Blood Red Skies: Joseph “Smoky Joe” J Foss

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The skies over Guadalcanal are swarming with Japanese Zeroes. Diving into this furball is one of America’s top-scoring aces – Joseph J Foss!

Foss

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An F4F Wildcat skidded across the runway at Henderson Field, riddled with bullet holes. Without flaps or landing gear, carved a gouge in the dirt, careening past a grove of palm trees before coming to a halt, steam belching from its radiator. Despite his unorthodox landing, the pilot – one Joseph J Foss is celebrating his first aerial victory against the Japanese.

The career of the US Marine Corps’ top ace has just begun.

Born into a poor South Dakota farming family, Foss’ obsession with flying began at the age of 12, where min and his father paid $1.50 each to ride in the back of a Ford Trimotor with legendary aviator Clyde Ice. After the death of his father, he worked on the family farm, battling crop blights and dust storms.

Inspired by a display from the Marine Corps’ aerobatics team, Foss was determined to become a fighter pilot, and worked in a service station to pay for flying lessons and college tuition. In 1939, he graduated from the University of South Dakota with a degree in business administration.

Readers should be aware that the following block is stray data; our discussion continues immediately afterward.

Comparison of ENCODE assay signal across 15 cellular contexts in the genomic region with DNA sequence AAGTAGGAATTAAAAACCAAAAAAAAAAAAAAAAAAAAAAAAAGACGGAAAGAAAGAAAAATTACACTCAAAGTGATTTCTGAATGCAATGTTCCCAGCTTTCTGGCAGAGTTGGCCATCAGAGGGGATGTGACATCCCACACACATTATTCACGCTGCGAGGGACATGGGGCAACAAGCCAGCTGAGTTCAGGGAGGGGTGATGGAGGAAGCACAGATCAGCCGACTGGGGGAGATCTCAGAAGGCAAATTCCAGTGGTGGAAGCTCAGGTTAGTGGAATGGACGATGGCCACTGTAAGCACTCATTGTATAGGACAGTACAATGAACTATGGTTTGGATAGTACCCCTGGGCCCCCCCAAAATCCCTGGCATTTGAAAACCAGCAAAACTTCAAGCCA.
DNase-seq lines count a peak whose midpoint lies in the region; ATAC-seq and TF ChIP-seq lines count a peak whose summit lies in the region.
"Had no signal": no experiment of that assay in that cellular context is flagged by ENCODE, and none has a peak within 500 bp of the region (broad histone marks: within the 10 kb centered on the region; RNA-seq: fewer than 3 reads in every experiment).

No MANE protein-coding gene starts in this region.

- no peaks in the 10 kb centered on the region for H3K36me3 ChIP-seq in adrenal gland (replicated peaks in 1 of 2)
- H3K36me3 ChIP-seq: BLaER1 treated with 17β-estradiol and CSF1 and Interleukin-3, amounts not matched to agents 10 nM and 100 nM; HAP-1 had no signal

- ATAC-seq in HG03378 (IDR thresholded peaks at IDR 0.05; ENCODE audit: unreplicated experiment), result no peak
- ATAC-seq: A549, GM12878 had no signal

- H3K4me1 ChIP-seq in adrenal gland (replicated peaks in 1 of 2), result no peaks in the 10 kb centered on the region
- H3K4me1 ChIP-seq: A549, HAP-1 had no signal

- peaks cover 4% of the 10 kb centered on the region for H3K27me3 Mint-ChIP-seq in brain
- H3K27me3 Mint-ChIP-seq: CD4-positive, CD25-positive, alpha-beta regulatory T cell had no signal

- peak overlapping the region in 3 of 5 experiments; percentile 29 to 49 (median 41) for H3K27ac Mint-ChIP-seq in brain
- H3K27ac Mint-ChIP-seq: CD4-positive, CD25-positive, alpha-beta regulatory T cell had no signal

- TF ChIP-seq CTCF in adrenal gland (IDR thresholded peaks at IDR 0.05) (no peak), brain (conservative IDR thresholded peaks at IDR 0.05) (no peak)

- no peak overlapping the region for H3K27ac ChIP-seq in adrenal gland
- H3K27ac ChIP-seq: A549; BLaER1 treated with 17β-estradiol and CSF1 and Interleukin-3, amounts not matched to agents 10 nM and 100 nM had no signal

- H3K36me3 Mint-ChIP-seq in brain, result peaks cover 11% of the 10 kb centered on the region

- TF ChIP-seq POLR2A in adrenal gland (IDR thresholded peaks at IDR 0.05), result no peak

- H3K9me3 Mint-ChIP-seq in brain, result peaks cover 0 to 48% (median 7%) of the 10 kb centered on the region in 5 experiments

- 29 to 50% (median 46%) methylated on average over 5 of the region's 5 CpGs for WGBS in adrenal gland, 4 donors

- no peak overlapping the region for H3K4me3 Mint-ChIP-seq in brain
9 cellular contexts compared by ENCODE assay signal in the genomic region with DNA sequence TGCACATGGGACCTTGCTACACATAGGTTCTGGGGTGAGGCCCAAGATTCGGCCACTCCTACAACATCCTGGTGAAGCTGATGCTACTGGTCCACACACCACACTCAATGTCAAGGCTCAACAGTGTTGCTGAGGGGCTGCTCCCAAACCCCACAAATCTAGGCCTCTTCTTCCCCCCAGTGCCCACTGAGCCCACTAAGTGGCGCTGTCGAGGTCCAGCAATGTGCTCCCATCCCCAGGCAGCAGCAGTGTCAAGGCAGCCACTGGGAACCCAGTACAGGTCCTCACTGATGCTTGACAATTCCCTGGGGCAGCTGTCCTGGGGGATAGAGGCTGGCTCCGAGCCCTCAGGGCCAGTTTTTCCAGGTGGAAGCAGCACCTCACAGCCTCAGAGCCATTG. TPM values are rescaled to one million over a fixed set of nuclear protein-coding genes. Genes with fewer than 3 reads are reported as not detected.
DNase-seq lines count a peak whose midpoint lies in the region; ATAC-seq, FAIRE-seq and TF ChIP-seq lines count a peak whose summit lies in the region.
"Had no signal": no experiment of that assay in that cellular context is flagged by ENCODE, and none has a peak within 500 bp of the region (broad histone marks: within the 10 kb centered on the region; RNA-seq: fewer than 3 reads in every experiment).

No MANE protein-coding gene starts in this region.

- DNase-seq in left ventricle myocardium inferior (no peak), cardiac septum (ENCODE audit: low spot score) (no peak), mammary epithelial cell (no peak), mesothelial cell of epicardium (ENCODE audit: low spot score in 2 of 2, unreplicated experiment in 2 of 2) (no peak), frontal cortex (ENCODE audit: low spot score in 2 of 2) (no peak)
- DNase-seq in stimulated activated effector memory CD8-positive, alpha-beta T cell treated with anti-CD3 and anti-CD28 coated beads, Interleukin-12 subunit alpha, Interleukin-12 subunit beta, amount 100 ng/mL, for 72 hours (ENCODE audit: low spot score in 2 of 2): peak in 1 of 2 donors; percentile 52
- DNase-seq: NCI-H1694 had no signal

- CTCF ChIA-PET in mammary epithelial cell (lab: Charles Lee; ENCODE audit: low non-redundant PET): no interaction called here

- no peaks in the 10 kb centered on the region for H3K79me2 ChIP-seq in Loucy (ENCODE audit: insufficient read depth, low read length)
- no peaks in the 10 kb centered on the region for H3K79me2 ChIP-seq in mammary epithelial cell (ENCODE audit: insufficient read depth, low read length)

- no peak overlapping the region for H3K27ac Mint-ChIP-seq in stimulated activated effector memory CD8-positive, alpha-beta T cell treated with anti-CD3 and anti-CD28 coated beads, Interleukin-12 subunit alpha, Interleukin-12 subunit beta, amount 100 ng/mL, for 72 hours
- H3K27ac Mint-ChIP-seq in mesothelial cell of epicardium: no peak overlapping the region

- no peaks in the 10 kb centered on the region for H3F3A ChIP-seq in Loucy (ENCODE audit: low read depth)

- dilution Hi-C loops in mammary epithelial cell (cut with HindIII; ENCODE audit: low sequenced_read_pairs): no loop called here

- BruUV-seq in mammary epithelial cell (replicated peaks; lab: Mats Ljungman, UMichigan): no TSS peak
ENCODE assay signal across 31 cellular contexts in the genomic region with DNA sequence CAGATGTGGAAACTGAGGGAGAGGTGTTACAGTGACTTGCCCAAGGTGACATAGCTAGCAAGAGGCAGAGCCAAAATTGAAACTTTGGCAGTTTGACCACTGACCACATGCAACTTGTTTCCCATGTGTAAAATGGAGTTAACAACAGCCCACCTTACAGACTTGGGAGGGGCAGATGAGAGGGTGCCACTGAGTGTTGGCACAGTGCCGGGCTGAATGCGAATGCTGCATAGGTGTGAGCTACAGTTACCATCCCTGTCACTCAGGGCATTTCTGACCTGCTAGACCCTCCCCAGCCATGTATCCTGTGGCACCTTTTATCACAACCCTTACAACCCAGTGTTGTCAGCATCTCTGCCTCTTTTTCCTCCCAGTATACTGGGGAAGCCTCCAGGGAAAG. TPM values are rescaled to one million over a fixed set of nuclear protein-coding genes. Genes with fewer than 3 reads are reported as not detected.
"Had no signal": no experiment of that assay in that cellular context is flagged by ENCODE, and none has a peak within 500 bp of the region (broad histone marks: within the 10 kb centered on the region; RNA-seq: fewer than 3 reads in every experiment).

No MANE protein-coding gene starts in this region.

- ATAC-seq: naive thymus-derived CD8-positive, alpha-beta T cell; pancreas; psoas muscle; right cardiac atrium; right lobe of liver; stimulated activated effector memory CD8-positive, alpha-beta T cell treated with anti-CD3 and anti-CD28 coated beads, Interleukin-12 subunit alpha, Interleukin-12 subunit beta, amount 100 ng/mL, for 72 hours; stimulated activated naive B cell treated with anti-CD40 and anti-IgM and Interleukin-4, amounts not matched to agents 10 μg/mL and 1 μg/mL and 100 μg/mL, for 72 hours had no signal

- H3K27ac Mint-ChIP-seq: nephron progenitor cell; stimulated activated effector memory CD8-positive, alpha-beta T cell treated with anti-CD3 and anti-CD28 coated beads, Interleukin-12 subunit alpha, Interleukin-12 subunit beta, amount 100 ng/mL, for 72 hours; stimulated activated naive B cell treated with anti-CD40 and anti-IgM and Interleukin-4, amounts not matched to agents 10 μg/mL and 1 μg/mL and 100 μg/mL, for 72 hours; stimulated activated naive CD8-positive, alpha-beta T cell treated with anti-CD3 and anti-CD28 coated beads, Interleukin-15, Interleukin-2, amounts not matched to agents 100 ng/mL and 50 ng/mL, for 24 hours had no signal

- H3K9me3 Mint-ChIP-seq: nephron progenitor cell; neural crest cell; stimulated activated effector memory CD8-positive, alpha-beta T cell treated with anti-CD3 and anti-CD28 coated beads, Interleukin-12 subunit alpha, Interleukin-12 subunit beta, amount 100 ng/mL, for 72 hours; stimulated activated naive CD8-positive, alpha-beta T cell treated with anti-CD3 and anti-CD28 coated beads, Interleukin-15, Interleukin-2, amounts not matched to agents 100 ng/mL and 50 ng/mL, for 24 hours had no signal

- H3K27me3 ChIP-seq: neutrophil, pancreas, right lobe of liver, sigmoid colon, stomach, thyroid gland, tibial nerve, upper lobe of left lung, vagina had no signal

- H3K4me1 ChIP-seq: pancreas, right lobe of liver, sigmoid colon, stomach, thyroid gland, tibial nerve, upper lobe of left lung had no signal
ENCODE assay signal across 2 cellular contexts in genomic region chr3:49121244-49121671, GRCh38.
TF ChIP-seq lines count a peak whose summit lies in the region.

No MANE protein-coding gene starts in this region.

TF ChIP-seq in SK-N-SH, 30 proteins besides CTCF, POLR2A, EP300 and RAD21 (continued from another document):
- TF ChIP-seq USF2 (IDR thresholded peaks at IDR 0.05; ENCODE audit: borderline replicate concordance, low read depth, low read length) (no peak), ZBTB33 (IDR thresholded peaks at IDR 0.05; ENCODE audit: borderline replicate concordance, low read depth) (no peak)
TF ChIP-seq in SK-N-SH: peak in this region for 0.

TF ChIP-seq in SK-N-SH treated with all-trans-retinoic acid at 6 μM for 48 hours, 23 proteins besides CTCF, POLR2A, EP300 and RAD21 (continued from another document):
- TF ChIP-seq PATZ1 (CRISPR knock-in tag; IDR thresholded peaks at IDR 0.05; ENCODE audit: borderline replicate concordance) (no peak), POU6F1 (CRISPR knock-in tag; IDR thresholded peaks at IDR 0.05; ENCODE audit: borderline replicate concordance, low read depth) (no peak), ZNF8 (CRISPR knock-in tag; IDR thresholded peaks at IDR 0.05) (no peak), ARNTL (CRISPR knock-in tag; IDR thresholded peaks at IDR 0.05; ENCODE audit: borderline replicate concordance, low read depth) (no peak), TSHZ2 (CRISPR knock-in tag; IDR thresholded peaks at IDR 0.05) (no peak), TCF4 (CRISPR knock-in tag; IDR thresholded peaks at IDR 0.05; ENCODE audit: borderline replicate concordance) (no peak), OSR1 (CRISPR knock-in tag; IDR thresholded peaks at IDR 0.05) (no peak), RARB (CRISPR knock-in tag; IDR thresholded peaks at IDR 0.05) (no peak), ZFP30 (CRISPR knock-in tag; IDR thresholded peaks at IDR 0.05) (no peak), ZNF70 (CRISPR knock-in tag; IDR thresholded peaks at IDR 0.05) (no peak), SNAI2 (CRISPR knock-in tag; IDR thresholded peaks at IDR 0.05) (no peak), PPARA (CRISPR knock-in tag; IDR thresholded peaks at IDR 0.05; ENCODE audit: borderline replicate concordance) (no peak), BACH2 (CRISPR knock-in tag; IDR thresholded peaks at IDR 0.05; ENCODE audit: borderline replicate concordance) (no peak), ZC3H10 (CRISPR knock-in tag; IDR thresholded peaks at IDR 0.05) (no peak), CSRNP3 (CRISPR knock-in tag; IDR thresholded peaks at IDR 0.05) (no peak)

While at USD, Foss and a group of likeminded students set up a Civil Aviation flying course – allowing Foss to log a further 100 hours of flight time prior to graduation. He excelled at sports, fighting on the college boxing team, along with other track and field sports. He’d also play as a second-string guard for their football team.

He spent a year as a private in the South Dakota National Guard before hitchhiking across the country to join the Marine Corps as a naval aviator in 1940. The Corps decided that Foss was too old to be a fighter pilot and assigned him to a photo-reconnaissance squadron. Despite this, he secured a transfer to an Aircraft Carrier Training Group by being willing to do all the dirty jobs like sweeping the hanger and burial detail.

Eventually, Foss managed to wangle access to an F4F Wildcat, logging 150 hours flight time in six weeks – all while he was supposedly off duty. With this experience under his belt, Foss secured a transfer to VMF-121, and in October 1942, he was on his way to Guadalcanal aboard the USS Copahee.

Foss’ arrival at the beleaguered Henderson Field, alongside his flight of eight Wildcats, provided the so-called Cactus Air Force with some much-needed reinforcements. With over 1,400 hours of flight time, his experience was essential to the air group’s continued survival. On October 13th, he shot down his first Zero, but his aircraft was badly mauled in the process.

By the end of October, he was already an ace. His section of Wildcats would go on to rack up 72 kills in the Guadalcanal theatre, of which 26 would be credited to Foss. As America’s ace of aces, he was awarded the Medal of Honour.

In December 1942, Foss caught malaria and was shipped to Sydney for rehabilitation. It was during this period of convalescence that he came into contact with Australian ace Clive “Killer” Caldwell, who was lecturing RAF pilots on air combat tactics.

Malaria would plague Foss for the rest of his career, eventually leading to his transfer stateside while he was flying F4U Corsairs as the leader of VMF-115. In August 1945, he was released from active duty as one of the Marine Corps’ top scoring aces, second only to Gregory “Pappy” Boyington’s score of 28.

Take to the Skies!

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